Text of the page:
iPad app for Visual Skills and Letter Reversals: “LetterReflex”

If you are raising or working with a child who frequently reverses letters, numbers, or words when writing, then the LetterReflex iPad app may be for you. (It is also available for iPhone, but I would recommend using it on a larger screen due to the nature of the games).

LetterReflex: app for helping kids who struggle with letter reversals I was recently asked to review this app for the American Occupational Therapy Association (AOTA), and have included a snippet of the article below:

AOTA: Briefly describe the LetterReflex app.
Christie: LetterReflex is an app that uses kinesthetic learning to address visual perceptual issues related to commonly reversed letters, numbers, and words. LetterReflex consists of two programs: Tilt It and Flip It. Tilt It contains ten levels and is easier to experience than it is to explain. Basically, it’s like a digital version of “Labyrinth”, except the focus is on learning and understanding letter orientation. In level one, the user is shown a screen that is divided into four quadrants which correspond to four commonly reversed letters: q, p, d, and b. Letter quadrants relate to which side of  the line each letter’s circle is located (left or right), and which part of the line it connects to (top or bottom). Voice prompts encourage users to tilt the device in order to roll the ball toward a particular letter. This teaches them to discriminate between left and right as it relates to the orientation of these commonly reversed letters.
LetterReflex: app that helps kids who struggle with letter reversals LetterReflex: app that helps kids who struggle with letter reversals

Flip It contains ten levels and is much easier to explain… LetterReflex: app that helps kids who struggle with letter reversals LetterReflex: app that helps kids who struggle with letter reversals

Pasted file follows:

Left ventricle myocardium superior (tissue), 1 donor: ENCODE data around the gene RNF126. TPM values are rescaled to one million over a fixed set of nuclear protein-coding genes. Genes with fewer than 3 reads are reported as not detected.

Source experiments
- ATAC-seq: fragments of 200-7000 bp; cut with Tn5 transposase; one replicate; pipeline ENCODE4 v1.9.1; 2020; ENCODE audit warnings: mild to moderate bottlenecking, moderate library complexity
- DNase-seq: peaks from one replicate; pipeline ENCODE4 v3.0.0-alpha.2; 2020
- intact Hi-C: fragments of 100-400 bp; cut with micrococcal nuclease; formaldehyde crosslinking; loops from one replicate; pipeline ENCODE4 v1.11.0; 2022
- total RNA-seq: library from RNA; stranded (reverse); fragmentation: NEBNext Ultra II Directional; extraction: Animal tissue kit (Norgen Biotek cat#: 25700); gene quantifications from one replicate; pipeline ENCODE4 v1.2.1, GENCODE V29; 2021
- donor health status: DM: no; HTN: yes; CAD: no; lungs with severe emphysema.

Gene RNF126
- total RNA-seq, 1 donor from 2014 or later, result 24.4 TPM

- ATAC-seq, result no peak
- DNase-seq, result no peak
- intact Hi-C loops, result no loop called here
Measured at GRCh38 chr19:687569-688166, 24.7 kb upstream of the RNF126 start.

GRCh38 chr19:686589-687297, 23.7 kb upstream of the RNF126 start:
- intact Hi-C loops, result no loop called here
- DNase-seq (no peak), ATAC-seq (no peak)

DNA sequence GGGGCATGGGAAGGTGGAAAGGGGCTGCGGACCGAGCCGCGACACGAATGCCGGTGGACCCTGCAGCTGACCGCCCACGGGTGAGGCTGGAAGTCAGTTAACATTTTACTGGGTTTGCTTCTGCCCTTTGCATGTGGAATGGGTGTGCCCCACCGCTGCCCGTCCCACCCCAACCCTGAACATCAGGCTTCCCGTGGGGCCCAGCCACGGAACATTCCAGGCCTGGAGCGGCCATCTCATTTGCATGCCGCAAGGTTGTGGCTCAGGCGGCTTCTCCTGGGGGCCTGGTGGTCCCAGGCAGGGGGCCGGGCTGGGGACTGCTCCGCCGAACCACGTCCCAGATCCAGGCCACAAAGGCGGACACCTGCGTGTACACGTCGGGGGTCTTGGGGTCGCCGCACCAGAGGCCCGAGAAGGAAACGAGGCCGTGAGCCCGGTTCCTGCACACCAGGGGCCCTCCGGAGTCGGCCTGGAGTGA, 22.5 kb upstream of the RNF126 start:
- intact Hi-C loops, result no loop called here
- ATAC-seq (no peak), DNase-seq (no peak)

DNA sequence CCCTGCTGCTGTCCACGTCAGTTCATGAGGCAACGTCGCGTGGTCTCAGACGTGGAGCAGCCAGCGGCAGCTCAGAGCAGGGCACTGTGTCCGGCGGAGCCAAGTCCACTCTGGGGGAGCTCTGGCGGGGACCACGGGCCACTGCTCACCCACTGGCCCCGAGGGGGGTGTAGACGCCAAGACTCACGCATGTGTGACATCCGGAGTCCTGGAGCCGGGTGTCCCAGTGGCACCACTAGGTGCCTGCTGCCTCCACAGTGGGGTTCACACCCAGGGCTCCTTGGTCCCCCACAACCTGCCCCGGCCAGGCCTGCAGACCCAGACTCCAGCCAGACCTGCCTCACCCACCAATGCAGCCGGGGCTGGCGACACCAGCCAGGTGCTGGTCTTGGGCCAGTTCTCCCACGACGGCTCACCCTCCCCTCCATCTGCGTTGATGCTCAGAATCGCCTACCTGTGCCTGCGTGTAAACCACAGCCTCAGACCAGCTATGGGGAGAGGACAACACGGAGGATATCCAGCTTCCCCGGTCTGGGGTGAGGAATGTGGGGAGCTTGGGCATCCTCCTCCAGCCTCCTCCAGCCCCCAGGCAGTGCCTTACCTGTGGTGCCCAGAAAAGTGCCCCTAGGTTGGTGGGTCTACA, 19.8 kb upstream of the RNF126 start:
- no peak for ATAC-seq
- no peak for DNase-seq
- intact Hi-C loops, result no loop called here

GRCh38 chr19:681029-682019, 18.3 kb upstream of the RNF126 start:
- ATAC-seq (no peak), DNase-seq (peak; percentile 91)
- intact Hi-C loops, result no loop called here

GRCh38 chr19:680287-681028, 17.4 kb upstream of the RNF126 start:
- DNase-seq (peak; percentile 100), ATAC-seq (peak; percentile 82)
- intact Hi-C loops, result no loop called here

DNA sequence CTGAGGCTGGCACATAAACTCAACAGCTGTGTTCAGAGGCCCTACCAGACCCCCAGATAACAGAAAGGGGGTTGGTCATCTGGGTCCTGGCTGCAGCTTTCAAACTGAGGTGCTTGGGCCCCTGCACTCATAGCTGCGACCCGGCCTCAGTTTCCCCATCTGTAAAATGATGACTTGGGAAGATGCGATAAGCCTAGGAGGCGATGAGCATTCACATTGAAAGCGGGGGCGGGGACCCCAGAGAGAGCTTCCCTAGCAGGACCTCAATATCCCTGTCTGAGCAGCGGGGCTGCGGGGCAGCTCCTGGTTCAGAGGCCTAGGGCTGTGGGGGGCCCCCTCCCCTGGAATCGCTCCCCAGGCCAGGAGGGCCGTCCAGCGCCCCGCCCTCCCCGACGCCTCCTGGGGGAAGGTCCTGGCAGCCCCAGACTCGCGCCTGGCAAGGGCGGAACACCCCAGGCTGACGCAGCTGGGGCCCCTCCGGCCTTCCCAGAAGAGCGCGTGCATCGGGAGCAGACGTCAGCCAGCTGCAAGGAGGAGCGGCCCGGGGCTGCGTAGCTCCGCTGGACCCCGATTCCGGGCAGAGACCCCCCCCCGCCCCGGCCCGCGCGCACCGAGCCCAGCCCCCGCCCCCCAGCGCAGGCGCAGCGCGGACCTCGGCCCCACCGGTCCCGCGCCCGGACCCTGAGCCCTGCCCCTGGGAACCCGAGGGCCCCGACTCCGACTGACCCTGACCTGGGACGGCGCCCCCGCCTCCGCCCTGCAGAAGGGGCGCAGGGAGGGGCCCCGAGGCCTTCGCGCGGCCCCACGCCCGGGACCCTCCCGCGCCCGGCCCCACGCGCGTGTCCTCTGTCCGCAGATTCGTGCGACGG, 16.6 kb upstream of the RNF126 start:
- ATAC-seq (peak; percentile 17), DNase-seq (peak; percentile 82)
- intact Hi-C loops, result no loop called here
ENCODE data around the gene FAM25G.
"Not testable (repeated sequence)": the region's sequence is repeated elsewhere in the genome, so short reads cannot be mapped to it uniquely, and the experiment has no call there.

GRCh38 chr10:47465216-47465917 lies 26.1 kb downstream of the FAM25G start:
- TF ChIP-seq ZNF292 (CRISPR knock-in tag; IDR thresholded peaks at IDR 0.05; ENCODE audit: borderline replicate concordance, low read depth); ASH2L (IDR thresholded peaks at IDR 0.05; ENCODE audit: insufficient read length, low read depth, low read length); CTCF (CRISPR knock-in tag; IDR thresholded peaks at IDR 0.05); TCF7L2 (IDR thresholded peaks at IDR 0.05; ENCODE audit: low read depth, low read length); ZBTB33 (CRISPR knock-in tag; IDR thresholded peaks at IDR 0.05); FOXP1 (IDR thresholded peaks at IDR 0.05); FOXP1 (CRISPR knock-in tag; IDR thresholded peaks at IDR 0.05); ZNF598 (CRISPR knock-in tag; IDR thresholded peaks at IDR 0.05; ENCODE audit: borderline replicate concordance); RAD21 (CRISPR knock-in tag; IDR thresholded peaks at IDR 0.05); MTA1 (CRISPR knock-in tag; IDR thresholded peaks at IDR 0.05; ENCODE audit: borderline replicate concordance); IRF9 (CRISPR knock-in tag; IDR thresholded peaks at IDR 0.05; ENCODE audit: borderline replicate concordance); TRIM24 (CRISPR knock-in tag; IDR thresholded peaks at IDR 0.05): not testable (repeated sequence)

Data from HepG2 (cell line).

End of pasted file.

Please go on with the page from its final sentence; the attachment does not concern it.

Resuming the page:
This is a just a preview of the post on AOTA’s blog. Click here to access the full article, with answers to questions such as how I would use this app in therapy, what age group it is best for, how I would improve the app, how children responded when I tested this app with them, and more.

I hope you’ll check it out and let me know what you think!

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Mama OT In addition to being mama to two sweet little boys and wife to a crazy awesome husband, Christie is a Registered & Licensed Occupational Therapist (OTR/L). She holds a B.A. in Psychology with a Minor in Education from the University of California Los Angeles (UCLA...Go Bruins!), and an M.A. in Occupational Therapy from the University of Southern California (USC OT). She has experience working as a pediatric OT in early intervention (birth to 3), clinic-based, and school-based settings. Her mission with MamaOT.com is to encourage, educate, and empower those who care for children. Christie loves that she gets to PLAY when she goes to work, is hopelessly addicted to Kettle Corn, and is known for being able to turn virtually anything into a therapeutic tool or activity, from empty food containers to laundry and everything in between. Learn more about Christie and what inspired her to become an OT.

Occupational therapy (OT) is a holistic profession that helps people across the lifespan participate in the things they want and need to do through the therapeutic use of everyday activities, also known as “occupations”. Some OTs help people diagnosed with disability, injury, or disease. Others help prevent disability, injury, or disease. Because of occupational therapy, people of all ages are able to say, "I can!" no matter what their struggle. Isn't that amazing?!

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Please provide appropriate supervision to the child in your care when completing any activities from this site. You as the grown-up will need to decide what types of products/activities on this list will be safe for your child. If you’re not sure, check with your child’s occupational therapist or pediatrician. Appropriate and reasonable caution should be used when implementing any ideas or activities from this site, particularly if there is any risk of injury (e.g., falling, crashing), choking (e.g., small parts), drowning (e.g., water play), or allergic/adverse reaction (e.g., materials/ingredients). The author and blog disclaim liability for any damage, mishap, or injury that may occur from engaging in any activities or ideas from this site. 
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One thought on “iPad app for Visual Skills and Letter Reversals: “LetterReflex”

  1. So glad I popped over here this morning!
    My nine year old twins have lots of trouble with reversing letters and words when they write (they read very well but their hand writing and spelling is way below their reading) and most of the activities we’ve tried for this have been deemed ‘babyish’ now that they are nine, so an ipad app is at least not so ‘babyish’! Thanks for the great resource!

So, whadya think?